Archive for the ‘Snacks’ Category

Salsa or Gazpacho? It Depends

Monday, August 26th, 2013

One day it dawned upon me that I have the same intention when making salsa or making the chunky summer soup, gazpacho. Either way, I’m going for a tomato base with veggies and a complex mix of sweet, salty and sour flavors, plus heat from chiles. That same day, I realized that most of the ingredients are identical, save a little more cilantro in the salsa and chopped cucumber added to the gazpacho. But, really, the combinations change every time. Jalapeno or habanero? Lemon or lime juice? Red or yellow or white or green onions or all four? Garlic cloves, garlic chives, or shallots? Red, green, yellow or orange sweet peppers? Salt or Vulcan Salt? Ground Black Pepper–always a resounding “Yes!” to that.

Today’s version started with the beautiful, meaty tomatoes from the Nicollet Mall Farmer’s Market, Thursdays, in Downtown Minneapolis. My own garden finally offered the first and then a second ripened San Marzano tomato to add to the mix. Lemon-colored peppers, green onions, chopped garlic cloves. I can’t help but stop and admire the burst of colors at this point.

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The vegetables always outdo themselves. The seasonings take a bit more thought. I use fresh lemon or lime juice and a splash of olive oil. Vinaigrette calls for about 1/3 lemon juice to 2/3 oil. I flip those proportions and lean into the lemon or lime juice for an assertive, bracing quality to the dish. Sometimes, I augment the chiles’ heat with Crystal Hot Pepper Sauce. Salt and pepper to taste. If gazpacho has the upper hand, I splash in some Worcestershire sauce. Instead of giving you exact amount, I advise calibrating these ingredients by your taste preferences as I do for mine.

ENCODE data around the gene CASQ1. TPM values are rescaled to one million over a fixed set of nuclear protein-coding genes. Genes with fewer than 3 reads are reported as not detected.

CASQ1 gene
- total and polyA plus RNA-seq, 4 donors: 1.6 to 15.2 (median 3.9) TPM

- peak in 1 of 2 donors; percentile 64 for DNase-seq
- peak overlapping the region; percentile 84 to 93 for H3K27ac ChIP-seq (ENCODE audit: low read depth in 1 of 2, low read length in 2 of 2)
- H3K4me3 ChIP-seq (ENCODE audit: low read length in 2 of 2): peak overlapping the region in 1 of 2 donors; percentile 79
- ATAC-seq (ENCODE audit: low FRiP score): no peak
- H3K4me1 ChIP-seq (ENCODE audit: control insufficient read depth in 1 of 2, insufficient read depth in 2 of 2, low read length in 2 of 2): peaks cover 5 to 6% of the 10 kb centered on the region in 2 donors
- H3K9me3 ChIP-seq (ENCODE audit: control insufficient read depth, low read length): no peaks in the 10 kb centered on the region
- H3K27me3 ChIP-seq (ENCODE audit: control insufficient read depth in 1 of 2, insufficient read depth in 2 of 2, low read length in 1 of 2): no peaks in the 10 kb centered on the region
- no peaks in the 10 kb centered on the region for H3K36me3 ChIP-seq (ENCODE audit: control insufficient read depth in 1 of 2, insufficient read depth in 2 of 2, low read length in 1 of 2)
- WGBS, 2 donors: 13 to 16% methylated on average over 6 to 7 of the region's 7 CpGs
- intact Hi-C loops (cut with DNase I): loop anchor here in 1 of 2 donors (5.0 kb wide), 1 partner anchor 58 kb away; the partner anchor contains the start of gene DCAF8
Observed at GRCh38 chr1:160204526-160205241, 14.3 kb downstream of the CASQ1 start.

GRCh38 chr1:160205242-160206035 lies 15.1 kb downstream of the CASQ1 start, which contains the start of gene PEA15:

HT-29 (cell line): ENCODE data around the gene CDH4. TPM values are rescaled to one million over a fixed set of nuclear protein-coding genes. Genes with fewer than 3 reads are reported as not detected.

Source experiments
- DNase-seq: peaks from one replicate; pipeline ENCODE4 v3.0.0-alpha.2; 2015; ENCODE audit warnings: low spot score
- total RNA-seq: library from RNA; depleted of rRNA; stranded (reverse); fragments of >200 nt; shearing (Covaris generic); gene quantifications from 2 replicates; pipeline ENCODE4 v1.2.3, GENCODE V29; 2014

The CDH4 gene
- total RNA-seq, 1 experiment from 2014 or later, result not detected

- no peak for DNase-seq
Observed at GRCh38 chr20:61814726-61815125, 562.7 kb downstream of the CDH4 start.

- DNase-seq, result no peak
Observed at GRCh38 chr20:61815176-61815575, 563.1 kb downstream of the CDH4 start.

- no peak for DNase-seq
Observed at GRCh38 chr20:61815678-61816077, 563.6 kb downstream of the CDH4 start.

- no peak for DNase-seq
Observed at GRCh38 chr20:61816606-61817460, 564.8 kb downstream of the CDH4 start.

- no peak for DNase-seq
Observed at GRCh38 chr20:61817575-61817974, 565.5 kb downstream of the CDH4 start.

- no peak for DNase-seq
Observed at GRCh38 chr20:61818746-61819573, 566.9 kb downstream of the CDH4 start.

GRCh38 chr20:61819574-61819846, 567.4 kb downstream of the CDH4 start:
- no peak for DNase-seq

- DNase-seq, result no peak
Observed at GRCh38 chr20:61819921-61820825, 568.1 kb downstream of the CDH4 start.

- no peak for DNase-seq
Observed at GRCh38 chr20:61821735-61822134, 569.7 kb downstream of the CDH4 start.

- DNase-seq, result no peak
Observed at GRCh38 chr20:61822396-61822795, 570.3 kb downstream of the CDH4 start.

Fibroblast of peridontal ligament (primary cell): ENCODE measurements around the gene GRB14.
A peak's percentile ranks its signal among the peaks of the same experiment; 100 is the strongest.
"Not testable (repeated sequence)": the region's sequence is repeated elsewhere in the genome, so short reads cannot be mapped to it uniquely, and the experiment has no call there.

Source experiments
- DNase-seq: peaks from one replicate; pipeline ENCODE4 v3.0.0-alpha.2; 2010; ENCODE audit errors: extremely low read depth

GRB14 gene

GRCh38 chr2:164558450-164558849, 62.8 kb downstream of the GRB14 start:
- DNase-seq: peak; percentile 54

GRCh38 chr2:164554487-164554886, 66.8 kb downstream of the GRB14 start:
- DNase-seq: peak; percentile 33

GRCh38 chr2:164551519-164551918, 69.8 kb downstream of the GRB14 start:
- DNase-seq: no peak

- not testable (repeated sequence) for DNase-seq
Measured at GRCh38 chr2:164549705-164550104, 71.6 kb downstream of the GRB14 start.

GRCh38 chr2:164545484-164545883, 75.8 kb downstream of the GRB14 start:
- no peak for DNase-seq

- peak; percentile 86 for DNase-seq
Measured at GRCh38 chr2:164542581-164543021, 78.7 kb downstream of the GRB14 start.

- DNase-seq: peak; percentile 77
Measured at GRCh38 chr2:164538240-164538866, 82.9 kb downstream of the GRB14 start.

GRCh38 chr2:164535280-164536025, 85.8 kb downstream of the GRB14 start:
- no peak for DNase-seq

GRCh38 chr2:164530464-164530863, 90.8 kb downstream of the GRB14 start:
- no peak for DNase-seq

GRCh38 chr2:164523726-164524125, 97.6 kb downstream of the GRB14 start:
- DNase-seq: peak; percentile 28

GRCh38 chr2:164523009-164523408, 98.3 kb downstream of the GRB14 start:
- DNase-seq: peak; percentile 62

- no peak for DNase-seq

Before the mix

Before the mix

The chunkier the tomato, the more the dish tends toward gazpacho. Yet, it’s easier to scoop a salsa’s single, large tomato chunk onto a tortilla chip (in Minneapolis/St. Paul, I recommend those from El Burrito Mercado, sold across the metro area and in their St. Paul HQ). OK, it may be even easier to scoop the more uniformly, chopped vegetables. It just depends.

For certain, I know that from now until frost, salsa/gazpacho will be on the menu almost daily.

Korean Sushi: My Neighbor’s Kitchen

Monday, April 26th, 2010

I have the great, good fortune of living next door to a family that loves to cook and eat as much as I do. They’ve introduced me to Korean cooking. Most recently, I walked into their kitchen to see kimbap (also spelled kimbop and gimbap) under construction from a pot of cooked, seasoned rice, sheets of nori, and long-thin slices of English cucumber, chicken sausage, imitation crab, and fermented daikon radish.

With daughter Hailey nearby prepping the ingredients, the mom, Mary, smoothed the sheet of seaweed, nori, on a bamboo rolling mat.  Then she added a helping of rice seasoned with sesame oil, green onion, and rice vinegar.

 

I took small bites of the kimbap slice. “You must eat it all in one bite,” came the instruction: Mary, Hailey, Dolan, and Jada demonstrated. I did the same with my cheeks bulging, chewing all the way.  Delicious!